Table Talk: Where to Find Filipino Food in Rockville

Plus, traditional Taiwanese and Korean cafés

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Photo by Laura Chase McGehee

Brother-Sister Act

Sibling chefs churn out Filipino goodies in Rockville

Kuya Ja’s Lechon Belly

Chef Javier Fernandez displays his specialty, lechon belly (above). Baker Stella Fernandez with ube cake, a Filipino treat (below). Photos by Laura Chase McGehee

While he searches for space in Rockville to open a fast-casual restaurant called Kuya Ja’s Lechon Belly, chef Javier Fernandez holds pop-ups on Saturdays (9 a.m. to 8:30 p.m.)
at his sister Stella Fernandez’s wholesale bakery in Rockville, Gwenie’s Desserts.

Fernandez, 32, a graduate of L’Academie de Cuisine in Gaithersburg, left his job as chef at Met Bethesda in October. Though he offers a varied menu of Filipino items at his pop-up, Fernandez’s focus is on lechon, a roasted pork belly dish that is a specialty of Cebu, the Philippine island his family is from. A combo plate (with crunchy Filipino egg rolls, rice, salad, drink) is $10.

To make lechon, Fernandez brines pork belly for one-and-a-half days, ties it around pork tenderloin and an aromatic stuffing of lemongrass, garlic, scallions and spices, scores the skin and bakes the roast for six hours, thus rendering the fat. He blasts it on high temperature at the end to crisp the skin. “If the skin isn’t crispy, you may as well throw the whole thing out,” he says. You likely won’t be throwing this lechon out—you’ll want to eat all of it.

At Gwenie’s Desserts, 12113 Nebel St., Rockville, 301-468-0639, www.facebook.com/kuyajaslechonbelly

Gwenie’s Desserts.

While working as a housekeeper for a Bethesda family 10 years ago, Gwen Fernandez started a business out of her own house, making baked goods from her native Philippines for friends who had Filipino stores. The business grew so much over the years that in 2010 her daughter Stella, 34, gave up a job at the National Institutes of Health to make the business her career. Stella co-owns and runs the business now; her mother helps with developing new products and ideas.

They built their own production kitchen in a small industrial strip in Rockville last year. They now have 17 wholesale clients in Maryland and Virginia.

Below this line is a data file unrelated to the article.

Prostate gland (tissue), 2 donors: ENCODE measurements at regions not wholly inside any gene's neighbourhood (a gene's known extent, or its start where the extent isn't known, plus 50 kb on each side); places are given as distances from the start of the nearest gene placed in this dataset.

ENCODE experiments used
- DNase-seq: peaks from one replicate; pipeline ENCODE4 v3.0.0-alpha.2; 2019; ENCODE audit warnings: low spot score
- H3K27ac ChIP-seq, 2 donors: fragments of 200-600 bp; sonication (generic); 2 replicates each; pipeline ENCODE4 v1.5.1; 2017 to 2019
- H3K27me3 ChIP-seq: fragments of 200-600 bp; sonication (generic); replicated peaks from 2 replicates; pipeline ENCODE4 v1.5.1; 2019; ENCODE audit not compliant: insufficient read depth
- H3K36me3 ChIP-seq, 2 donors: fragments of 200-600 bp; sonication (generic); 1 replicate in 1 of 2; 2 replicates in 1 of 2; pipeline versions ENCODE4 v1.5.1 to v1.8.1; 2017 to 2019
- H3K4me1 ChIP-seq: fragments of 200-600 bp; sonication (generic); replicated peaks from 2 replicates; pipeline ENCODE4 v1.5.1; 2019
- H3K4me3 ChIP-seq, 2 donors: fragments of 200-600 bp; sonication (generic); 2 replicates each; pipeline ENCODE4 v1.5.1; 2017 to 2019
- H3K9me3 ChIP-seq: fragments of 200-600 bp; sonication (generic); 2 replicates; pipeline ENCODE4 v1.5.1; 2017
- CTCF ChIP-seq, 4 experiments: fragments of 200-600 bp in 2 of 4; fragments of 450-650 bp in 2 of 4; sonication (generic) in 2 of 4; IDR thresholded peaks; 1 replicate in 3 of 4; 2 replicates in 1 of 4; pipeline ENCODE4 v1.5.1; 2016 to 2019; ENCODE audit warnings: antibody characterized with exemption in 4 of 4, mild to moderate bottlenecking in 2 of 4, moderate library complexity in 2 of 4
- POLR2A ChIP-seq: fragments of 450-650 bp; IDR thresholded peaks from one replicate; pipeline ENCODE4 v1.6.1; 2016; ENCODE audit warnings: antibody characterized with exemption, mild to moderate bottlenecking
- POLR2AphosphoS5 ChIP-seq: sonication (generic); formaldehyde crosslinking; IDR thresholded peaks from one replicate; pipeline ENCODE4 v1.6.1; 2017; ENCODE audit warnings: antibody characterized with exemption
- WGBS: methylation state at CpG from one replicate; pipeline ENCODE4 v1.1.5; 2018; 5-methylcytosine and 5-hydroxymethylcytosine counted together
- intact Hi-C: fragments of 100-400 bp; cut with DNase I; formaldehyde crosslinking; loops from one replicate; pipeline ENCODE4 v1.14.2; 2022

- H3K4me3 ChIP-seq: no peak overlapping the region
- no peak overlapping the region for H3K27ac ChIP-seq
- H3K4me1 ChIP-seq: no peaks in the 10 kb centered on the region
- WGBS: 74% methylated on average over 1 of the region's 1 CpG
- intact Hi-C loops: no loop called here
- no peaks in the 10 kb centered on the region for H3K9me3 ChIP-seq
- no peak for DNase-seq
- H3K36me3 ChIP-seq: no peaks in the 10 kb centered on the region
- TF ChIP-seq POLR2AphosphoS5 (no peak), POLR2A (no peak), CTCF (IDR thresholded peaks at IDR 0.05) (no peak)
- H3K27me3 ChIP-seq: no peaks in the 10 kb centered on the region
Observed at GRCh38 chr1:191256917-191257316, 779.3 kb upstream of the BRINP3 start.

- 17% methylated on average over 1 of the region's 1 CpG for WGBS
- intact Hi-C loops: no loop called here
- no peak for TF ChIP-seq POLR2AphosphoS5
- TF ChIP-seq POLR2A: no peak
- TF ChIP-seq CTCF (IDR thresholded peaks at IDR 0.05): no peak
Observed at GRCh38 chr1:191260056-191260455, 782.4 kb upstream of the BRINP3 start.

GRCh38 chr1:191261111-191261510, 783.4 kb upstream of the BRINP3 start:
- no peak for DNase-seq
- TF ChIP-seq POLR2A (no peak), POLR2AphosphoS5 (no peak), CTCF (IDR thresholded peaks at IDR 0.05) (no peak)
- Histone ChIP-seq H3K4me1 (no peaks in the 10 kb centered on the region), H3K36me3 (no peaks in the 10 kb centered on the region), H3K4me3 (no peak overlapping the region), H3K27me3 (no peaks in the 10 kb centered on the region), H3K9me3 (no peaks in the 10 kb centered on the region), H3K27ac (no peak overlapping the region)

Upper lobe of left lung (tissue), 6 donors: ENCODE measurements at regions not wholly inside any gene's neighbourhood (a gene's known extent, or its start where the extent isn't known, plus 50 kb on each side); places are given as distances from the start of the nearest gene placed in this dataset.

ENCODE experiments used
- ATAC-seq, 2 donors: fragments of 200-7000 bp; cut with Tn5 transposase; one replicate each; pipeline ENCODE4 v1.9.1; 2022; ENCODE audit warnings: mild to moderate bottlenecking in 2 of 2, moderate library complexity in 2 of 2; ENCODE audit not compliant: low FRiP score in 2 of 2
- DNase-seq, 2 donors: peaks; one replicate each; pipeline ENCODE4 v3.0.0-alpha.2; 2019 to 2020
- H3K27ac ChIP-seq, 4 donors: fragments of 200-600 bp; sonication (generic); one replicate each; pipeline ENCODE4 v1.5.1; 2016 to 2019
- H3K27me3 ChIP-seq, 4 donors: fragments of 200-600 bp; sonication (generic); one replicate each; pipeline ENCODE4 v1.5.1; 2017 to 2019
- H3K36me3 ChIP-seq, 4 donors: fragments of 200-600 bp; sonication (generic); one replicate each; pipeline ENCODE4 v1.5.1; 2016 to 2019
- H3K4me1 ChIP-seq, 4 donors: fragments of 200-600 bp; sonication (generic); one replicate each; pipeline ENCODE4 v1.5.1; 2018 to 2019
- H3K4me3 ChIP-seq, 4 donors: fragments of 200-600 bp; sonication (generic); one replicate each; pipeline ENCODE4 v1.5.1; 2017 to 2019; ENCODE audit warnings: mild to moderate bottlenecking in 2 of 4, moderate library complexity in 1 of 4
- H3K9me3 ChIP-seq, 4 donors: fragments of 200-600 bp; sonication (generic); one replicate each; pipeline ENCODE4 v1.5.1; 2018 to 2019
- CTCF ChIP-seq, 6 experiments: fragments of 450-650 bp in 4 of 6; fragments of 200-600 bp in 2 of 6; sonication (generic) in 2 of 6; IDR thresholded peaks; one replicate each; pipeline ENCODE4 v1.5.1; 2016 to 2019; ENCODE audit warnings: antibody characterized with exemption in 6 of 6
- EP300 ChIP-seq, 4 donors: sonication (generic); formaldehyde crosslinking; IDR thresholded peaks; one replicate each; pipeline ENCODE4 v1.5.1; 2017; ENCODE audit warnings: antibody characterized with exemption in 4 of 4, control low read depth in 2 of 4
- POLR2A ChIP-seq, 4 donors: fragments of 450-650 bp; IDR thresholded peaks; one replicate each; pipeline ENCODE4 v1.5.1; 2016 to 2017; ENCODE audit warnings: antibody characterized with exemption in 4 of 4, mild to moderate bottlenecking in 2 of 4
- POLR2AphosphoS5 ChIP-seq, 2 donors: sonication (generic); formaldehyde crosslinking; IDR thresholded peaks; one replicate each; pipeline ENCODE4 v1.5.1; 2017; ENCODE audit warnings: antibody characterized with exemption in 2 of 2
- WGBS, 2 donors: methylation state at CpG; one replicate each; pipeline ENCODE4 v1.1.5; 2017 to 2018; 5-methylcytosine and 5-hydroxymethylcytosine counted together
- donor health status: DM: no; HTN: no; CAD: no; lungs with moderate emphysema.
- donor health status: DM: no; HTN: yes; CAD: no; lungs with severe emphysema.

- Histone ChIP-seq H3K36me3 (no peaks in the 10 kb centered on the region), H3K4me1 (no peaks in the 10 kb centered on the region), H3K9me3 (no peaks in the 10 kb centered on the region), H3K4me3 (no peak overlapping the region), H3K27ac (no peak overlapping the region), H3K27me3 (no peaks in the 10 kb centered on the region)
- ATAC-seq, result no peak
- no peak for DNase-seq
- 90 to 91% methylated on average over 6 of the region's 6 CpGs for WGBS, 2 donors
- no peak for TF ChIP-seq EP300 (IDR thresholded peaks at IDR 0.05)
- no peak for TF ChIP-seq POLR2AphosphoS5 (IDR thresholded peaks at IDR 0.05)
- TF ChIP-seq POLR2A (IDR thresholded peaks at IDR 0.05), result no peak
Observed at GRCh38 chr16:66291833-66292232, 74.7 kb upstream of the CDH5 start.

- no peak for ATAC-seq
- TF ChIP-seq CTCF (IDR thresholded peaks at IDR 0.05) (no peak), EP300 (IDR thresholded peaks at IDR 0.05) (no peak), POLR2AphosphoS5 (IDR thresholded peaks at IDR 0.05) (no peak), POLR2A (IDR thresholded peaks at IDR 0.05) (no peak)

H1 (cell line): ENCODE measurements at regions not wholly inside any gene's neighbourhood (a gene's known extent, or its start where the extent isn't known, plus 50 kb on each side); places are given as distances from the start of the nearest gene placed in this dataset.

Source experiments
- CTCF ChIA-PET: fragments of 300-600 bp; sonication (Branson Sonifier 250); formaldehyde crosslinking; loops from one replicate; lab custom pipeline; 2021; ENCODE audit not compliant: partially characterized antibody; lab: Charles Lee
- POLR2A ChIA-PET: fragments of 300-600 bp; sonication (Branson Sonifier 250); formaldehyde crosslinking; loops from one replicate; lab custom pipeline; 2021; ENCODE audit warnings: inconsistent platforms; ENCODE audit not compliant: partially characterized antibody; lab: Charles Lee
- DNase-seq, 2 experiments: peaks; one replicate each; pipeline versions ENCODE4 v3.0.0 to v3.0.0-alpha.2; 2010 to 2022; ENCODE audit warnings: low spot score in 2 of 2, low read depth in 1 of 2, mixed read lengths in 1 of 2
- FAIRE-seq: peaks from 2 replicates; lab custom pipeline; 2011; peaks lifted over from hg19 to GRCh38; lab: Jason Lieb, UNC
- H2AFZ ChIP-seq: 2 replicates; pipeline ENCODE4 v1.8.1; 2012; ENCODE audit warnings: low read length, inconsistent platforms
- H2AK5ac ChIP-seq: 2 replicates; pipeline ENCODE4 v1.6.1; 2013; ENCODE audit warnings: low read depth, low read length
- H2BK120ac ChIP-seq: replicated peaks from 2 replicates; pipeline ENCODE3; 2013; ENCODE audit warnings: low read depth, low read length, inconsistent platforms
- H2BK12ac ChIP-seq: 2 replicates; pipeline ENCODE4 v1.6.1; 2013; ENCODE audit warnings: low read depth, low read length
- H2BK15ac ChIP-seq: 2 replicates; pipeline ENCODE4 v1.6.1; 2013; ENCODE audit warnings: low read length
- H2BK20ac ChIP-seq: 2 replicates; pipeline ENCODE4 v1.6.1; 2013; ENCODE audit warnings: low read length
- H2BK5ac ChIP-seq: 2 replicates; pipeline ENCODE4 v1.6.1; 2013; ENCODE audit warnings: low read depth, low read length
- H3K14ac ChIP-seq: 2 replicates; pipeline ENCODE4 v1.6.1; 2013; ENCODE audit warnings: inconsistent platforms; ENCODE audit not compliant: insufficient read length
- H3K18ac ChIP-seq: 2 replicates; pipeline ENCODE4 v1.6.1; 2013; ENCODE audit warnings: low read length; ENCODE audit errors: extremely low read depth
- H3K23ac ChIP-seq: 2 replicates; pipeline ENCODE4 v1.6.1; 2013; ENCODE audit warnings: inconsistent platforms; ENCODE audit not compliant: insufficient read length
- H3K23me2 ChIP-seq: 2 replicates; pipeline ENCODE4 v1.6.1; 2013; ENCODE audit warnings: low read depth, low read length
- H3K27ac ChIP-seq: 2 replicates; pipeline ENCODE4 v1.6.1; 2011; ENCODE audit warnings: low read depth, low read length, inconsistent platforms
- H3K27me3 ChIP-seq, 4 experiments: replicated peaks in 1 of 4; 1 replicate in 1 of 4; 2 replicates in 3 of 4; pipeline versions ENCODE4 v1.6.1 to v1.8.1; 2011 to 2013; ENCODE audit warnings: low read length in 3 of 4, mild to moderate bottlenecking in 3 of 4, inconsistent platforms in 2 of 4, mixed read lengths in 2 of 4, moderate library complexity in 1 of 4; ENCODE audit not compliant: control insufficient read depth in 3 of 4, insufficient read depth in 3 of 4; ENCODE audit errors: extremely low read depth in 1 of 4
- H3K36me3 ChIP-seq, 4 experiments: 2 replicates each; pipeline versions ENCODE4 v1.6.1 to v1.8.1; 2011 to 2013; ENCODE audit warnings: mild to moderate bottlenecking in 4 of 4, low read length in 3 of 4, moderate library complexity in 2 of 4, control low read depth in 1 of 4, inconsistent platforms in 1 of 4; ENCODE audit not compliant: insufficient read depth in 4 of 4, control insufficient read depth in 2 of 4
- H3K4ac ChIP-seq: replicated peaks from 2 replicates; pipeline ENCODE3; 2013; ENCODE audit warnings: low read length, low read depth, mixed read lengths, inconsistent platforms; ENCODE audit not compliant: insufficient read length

On Saturdays (9 a.m. to 8:30 p.m.), Gwenie’s hosts pop-ups (along with Javier Fernandez’s pop-up) in the production kitchen, offering such Filipino goodies as:

Ube (purple yam) pie ($4.50/slice): made with taro root extract and purple food coloring, with a thick, pastry-cream-like base and taro buttercream topping

Ube cake ($4.25/slice): purple layer-cake version of ube pie
 

Mongo hopia ($3.75/five pieces): pastry with bean paste

Pan de siopao ($2/each): like Chinese bao buns but baked and filled with pork asado and hard-boiled egg

12113 Nebel St., Rockville, 301-237-4823, www.facebook.com/gweniesdesserts


Janet Yu of Hollywood East Café cooks Taiwanese fare, including snap pea, mushroom and lily bulb stir-fry (left) and Taiwanese fried chicken. Photo by Laura Chase McGehee

Taiwan On

Sometimes a restaurant’s menu doesn’t divulge all the kitchen has to offer. Such is the case at Hollywood East Café in Wheaton. In February, Janet Yu, owner of the longtime eatery now located in Westfield Wheaton mall, prepared a Taiwanese lunch comprised of dishes representing the island’s culinary evolution and historical influences. The feast was hosted by

Les Dames d’Escoffier, a women’s organization devoted to promoting the culinary profession.

The bad news: The Taiwanese dishes are not featured on Yu’s regular menu. The good news: With three days’ notice, she will gladly prepare them for you.
These items are worth making that call: